She goes through cycles of intense concentration of work, abstinence, then drug use, self-harm, sex. As she says of a hard-drinking customer late in the book, “The goal seems to be not so much pleasure as obliteration.”
Reference points seem to be, yes, Joan Didion’s Play It As It Lays, but recent stuff like Tao Lin’s Taipei or Steve McQueen’s film Shame also seem like thematic cousins.
These are works relentless in their desire to reveal the consumptive underpinnings of modern life. But unlike either of those, Love Me Back doesn’t claim to offer any kind of cumulative insight at the end of the tunnel. Nor does it dwell as heavy-handedly on the thematic of repetition. And, most importantly, Marie’s experience feels specific to being a woman in the service industry.
Men use Marie. She uses them, too, I suppose. And there ends up being a kind of caving out of pleasure, of all relations, in fact. Her daughter goes to live with her father. Marie is unmoored.
She trades the consistency of an addict for the compulsion of one, jumping from one thing to the next: work, sex, drugs, abuse, work, sex, etc. Men consistently mistake her compulsion for something closer to their own casual pleasure-seeking. “But it wasn’t about pleasure,” Marie acknowledges, “it was about how some kinds of pain make fine antidotes to others.”
Much has been said about Tierce’s sex writing, which, it’s true, evades the most awkward traps of the craft (craven writerly exclusion or luxuriant writerly cliché seem to be the main crimes) but the scenes of work and physical labor deserve a good look, too. Tierce, who worked in restaurants for years, has serious embedded knowledge about both the commerce and sociology of service.
Marie describes one of her co-workers:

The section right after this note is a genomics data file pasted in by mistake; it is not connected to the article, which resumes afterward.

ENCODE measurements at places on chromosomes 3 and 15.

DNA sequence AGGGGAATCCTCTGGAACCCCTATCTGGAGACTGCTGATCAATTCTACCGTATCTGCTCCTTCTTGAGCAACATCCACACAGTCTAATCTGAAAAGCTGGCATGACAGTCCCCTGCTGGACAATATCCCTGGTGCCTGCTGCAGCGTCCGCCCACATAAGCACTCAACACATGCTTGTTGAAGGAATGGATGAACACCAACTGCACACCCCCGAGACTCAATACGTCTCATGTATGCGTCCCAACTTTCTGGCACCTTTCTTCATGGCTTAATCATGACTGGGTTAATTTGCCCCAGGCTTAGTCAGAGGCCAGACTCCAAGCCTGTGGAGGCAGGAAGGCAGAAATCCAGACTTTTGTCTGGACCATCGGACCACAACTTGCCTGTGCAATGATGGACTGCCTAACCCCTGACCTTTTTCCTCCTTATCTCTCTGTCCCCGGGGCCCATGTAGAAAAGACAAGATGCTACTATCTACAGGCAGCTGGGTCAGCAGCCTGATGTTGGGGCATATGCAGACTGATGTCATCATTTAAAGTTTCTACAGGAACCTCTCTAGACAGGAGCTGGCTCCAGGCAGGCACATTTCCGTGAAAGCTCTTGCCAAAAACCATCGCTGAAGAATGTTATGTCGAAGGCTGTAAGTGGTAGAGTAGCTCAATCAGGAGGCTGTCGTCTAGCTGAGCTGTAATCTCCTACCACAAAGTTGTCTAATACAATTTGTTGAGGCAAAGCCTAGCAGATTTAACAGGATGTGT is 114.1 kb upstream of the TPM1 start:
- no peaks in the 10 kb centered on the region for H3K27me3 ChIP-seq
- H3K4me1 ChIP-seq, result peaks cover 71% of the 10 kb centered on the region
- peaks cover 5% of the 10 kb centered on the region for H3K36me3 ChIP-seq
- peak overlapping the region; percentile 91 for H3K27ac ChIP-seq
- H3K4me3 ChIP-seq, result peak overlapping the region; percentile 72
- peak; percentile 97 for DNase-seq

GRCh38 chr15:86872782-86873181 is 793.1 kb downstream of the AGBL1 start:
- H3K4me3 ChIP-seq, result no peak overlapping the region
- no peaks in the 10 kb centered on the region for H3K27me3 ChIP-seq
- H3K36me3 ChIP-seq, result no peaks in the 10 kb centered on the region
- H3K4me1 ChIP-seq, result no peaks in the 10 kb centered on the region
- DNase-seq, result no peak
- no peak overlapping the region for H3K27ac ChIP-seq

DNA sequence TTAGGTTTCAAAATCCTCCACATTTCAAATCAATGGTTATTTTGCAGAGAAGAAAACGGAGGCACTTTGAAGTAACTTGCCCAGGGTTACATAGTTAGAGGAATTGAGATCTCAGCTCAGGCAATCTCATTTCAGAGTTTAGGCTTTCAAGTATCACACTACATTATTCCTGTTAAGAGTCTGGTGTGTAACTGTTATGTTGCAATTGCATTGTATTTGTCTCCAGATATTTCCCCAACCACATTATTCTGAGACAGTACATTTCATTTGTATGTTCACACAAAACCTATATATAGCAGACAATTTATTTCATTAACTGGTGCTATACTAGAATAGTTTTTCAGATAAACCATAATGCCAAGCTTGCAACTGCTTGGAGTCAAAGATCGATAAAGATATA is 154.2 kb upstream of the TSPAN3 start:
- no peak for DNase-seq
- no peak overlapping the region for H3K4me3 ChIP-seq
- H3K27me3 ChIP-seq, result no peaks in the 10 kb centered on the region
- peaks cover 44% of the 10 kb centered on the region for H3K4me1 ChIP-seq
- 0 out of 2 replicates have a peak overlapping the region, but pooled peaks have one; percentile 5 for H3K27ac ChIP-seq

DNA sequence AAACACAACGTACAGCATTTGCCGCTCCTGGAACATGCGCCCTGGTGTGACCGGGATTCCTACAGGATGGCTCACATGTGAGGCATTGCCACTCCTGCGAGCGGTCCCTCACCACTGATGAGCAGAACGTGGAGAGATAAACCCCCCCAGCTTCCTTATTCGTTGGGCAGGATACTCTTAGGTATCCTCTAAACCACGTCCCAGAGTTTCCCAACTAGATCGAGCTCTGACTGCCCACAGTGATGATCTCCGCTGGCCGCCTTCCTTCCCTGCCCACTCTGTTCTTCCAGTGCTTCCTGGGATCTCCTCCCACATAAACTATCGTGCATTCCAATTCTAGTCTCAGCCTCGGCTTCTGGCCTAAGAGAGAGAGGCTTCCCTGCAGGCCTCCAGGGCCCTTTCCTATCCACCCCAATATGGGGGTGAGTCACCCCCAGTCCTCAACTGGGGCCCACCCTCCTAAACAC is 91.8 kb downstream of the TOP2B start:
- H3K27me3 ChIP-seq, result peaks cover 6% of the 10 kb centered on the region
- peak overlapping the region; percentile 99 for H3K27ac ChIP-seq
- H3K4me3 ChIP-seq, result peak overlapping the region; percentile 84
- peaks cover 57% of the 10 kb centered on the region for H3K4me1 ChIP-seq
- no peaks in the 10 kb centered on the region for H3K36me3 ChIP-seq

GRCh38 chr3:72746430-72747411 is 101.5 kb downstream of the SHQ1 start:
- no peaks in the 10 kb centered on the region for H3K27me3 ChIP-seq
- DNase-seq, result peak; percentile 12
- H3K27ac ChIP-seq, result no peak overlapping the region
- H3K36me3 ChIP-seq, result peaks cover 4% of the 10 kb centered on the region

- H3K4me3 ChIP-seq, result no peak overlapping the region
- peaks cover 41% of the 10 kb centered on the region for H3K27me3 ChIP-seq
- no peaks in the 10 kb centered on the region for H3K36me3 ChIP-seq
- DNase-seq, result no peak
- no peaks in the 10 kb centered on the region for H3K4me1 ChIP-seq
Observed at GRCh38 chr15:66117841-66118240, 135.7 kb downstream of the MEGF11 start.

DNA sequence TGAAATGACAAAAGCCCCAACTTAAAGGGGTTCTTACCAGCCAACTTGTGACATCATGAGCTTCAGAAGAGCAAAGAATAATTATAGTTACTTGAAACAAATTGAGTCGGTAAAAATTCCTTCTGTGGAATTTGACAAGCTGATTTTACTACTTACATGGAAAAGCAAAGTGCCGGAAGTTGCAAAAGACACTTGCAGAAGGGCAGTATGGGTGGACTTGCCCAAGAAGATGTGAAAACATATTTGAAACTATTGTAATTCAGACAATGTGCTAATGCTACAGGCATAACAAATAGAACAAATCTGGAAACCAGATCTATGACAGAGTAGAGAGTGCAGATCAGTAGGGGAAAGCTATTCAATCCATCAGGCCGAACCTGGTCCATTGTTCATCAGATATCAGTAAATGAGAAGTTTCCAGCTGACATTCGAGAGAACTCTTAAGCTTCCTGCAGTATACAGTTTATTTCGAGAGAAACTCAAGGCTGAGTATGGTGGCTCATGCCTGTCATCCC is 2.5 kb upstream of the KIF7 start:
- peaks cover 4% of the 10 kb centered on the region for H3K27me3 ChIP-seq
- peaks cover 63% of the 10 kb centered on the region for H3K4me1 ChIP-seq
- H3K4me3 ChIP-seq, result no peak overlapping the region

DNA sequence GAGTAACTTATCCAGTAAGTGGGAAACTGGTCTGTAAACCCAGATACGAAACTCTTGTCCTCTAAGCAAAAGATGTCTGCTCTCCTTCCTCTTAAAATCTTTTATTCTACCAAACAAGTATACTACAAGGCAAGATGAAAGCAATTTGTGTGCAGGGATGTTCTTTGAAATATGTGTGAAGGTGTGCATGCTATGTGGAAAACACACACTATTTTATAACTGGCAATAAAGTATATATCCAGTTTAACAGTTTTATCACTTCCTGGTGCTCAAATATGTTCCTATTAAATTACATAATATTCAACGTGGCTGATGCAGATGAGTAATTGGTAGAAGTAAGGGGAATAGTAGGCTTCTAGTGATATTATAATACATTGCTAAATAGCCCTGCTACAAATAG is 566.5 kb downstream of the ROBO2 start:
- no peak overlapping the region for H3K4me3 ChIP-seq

Tanya had been halfway nice to me, in that beatup way career low-grade hospitality workers have. The ones in whom something has quit, bitterly, and then quit again, resigned…Tanya exhibited the classic mix I’ve seen in certain individuals who’ve been in the business for ten years or more: an air of woundedness, of insult, attributable to their prolonged indentured servitude, combined with an in-spite-of-it pride in the personal performance on the job.
Marie begins to inhabit that gray fog of labor that people who have worked in menial or repetitive jobs will recognize. A job can become a kind of screensaver for consciousness, a little cavity between oneself and the world, a callus, a ribcage on the outside.
This is the thing about the service industry, you can get trained to be slick and hospitable in any situation and it serves you well the rest of your life. Once you figure out that everything is performance and you bow to that, learn to modulate, you can dissociate from the mothership of yourself like an astronaut floating in space.
Such distance has costs. The book provides you with the wincing secondhand anxiety of watching someone smart you know hurt themselves, repeatedly.
Freud once said that work and love are the only things fundamental to being a human. In Marie’s case we find a degraded version of this calculation: labor and pleasure seem to add up to half a woman.
Marie fails herself again and again. And there is little redemption to compensate for that. Her actions are self-hateful, indulgent, irresponsible. Over and above all these things Tierce has made them understandable. More recognizable than the means of her self-destruction are her reasons for it. Love Me Back is a book that challenges you to be more empathetic, but not before it chastens you.
The novel traffics heavily in shame, and seems to dare readers into judgment. But while we may judge Marie as harshly as we want, Tierce has also created a space in which a person’s dignity, their entitlement to tenderness or comfort, exists beyond all transaction, even moral transaction. It cannot be squinted away.
As Marie observes of another co-worker: “It pays to hustle, it pays to bend over, we both know this. You keep your standards high and your work strong but these are necessary for success; you keep your dignity separate, somewhere else, attached to different things.”